All of Gargas's hand stencils are located in the lower cave, along with the majority of the rock engravings, which are found mostly in small side chambers, notably the smooth-walled Chambre du Camarin which contains over 70 percent of the cave's 148 figurative petroglyphs.

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Gargas Cave Art: Characteristics

The cave art at Gargas is quite a mixture. It features:

Note: for another Gravettian cave in France with a similar style of rock art to that of Gargas, see Grande Grotte at Arcy-sur-Cure in Burgundy.

Hand Stencils

Gargas has the greatest collection of hand stencils in France.

The halo of colour around most of the handprints shows they were made by spitting or blowing pigment powder (usually through a tube made from bone), onto a wet wall surface, while the hand is pressed against it.

Alternatively, paint might be applied by hand using a moss pad. The most common colours used, were made from red ochre, or black charcoal, or black manganese dioxide, combined with animal fat and other materials.

Analysis of the 231 handprints shows:

All this accords with many other sets of handprints in Europe and elsewhere. See, for instance:

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Mutilated Hands

The unique feature of Gargas's hand stencils is that a large number of them appear to be disfigured.

Of the total of 231 handprints, 10 are intact and complete, but some 144 are missing finger segments, joints, or entire fingers. The remainder cannot be identified one way or the other.

Only two other paleolithic caves in the world contain hand stencils involving such a high percentage of damaged or mutilated hands: one is the nearby Grotte Tibiran-Jaunac in the French Pyrenees (20,000 BC); the other is the Neanderthal Cave of Maltravieso in Extremadura, Spain (64,700 BC).

Note: Cueva de las Manos (Cave of the Hands) in Argentina contains more than 2,000 handprints in and around the cave, but its percentage of damaged or missing fingers is far lower.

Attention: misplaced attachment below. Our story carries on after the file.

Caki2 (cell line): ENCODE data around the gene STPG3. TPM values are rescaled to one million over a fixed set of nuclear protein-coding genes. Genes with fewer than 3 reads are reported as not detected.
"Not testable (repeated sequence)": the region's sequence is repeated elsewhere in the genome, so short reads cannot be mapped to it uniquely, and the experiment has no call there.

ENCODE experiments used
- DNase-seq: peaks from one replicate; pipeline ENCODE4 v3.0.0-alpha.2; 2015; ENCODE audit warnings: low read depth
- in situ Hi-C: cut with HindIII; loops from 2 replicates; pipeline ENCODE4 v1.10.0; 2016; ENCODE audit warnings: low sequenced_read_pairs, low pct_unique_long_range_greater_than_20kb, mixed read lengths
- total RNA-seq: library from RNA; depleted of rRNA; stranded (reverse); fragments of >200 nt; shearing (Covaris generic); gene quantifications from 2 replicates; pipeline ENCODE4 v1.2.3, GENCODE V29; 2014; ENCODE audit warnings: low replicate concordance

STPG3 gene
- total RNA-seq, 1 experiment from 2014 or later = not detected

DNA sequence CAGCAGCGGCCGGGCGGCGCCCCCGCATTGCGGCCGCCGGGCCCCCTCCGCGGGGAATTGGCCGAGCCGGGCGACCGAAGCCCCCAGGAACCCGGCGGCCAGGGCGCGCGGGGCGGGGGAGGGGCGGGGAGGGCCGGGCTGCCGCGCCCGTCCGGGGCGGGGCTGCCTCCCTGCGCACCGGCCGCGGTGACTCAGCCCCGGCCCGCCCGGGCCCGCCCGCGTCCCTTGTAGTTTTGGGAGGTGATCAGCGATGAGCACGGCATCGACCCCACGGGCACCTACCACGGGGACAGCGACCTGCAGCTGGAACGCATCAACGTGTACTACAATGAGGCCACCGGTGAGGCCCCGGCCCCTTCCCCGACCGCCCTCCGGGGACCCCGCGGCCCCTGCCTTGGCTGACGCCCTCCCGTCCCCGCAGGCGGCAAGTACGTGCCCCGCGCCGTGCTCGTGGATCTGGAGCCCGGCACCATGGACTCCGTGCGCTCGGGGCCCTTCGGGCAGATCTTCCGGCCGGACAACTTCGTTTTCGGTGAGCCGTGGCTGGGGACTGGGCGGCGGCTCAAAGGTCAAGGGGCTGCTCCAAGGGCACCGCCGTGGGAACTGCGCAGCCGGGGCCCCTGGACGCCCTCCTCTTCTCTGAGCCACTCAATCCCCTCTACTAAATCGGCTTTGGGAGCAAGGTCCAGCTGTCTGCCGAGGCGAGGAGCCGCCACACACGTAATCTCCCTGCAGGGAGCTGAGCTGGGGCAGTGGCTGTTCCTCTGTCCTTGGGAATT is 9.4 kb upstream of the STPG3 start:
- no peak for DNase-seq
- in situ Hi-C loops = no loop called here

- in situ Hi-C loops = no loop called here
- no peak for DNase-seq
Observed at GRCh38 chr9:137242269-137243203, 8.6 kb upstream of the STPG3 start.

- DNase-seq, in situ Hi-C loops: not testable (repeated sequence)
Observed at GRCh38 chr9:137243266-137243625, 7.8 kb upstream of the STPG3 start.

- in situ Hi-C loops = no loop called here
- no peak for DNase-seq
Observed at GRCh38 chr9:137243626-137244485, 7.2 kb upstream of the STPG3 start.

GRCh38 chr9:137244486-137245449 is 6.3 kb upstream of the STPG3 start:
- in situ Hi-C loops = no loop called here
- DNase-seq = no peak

Interpretation of Mutilations

Scholars still don't know what could be the main cause of the disfigured hands. Possibilities include:

Note: The most recent meta-studies of 'deformed' hand stencils suggest that these 'deformities' were caused by folding back the fingers, not by disease or punishment.

Rock Engravings

Gargas Cave also has about 150 rock engravings of a wide range of animals and birds. What makes these petroglyphs especially informative are the numerous superimpositions, which allow us to trace the stylistic evolution - from outline to a naturalistic figure - as it unfolded during the Gravettian. This evolution of design took place over three main phases, as follows:


(1) "La grotte de Gargas. Un siècle de découvertes." (Gargas Cave. A Century of Discoveries) Pascal Foucher, Cristina San Juan-Foucher, Yoan Rumeau. Édition Communautés de Communes du Canton de Saint-Laurent-de-Neste, 2007.
(2) "L’art pariétal de la Grotte de Gargas (Palaeolithic Art in the Gargas Cave)" Barrière, C. 1976: Translated into English by W.A. Drapkin. Oxford: British Archaeological Reports, Supplementary Series 14 (2 volumes), Institute of Prehistoric Art of Toulouse.